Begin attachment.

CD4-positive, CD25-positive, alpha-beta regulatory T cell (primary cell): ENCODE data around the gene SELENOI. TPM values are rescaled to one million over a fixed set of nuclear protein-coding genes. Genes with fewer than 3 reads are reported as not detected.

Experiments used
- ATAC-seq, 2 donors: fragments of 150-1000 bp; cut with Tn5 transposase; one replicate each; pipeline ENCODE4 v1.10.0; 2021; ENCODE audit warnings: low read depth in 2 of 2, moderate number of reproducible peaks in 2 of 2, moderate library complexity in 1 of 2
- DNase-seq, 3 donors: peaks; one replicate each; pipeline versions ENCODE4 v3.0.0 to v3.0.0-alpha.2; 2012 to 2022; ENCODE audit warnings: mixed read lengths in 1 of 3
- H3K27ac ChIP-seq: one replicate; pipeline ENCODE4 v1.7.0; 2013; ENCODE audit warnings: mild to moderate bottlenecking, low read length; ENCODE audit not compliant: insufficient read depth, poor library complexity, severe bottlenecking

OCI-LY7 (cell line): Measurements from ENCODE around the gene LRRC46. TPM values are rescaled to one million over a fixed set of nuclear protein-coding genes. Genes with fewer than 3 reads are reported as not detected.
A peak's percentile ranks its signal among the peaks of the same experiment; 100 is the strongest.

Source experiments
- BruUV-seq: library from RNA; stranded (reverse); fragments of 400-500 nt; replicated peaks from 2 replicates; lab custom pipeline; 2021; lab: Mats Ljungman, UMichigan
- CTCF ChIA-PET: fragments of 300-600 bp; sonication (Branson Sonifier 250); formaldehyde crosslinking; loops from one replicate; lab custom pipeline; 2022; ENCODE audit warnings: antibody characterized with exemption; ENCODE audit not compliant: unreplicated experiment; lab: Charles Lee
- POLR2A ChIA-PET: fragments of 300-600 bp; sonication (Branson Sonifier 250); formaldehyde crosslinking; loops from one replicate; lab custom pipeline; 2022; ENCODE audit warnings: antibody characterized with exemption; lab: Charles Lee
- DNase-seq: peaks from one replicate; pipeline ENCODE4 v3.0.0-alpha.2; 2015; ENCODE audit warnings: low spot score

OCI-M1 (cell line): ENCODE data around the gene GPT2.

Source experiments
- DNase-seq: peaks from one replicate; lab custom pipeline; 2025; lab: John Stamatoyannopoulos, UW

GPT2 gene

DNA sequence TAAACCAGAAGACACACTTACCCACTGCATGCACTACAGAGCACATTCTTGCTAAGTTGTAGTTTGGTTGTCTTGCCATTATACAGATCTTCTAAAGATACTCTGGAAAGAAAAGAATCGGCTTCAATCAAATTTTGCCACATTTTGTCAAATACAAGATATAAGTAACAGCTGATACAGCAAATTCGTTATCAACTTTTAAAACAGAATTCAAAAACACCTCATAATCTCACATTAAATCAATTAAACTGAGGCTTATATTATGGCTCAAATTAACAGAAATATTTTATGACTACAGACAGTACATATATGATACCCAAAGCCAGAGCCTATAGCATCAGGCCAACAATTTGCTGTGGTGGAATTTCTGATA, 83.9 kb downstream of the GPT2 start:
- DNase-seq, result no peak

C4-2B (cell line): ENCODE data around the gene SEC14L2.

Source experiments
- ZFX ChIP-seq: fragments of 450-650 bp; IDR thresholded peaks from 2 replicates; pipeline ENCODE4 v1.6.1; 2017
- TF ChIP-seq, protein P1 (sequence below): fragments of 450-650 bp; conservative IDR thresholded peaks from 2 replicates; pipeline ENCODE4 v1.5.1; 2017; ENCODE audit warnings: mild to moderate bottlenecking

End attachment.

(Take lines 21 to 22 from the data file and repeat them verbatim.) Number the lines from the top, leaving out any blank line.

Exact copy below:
- ZFX ChIP-seq: fragments of 450-650 bp; IDR thresholded peaks from 2 replicates; pipeline ENCODE4 v1.6.1; 2017
- TF ChIP-seq, protein P1 (sequence below): fragments of 450-650 bp; conservative IDR thresholded peaks from 2 replicates; pipeline ENCODE4 v1.5.1; 2017; ENCODE audit warnings: mild to moderate bottlenecking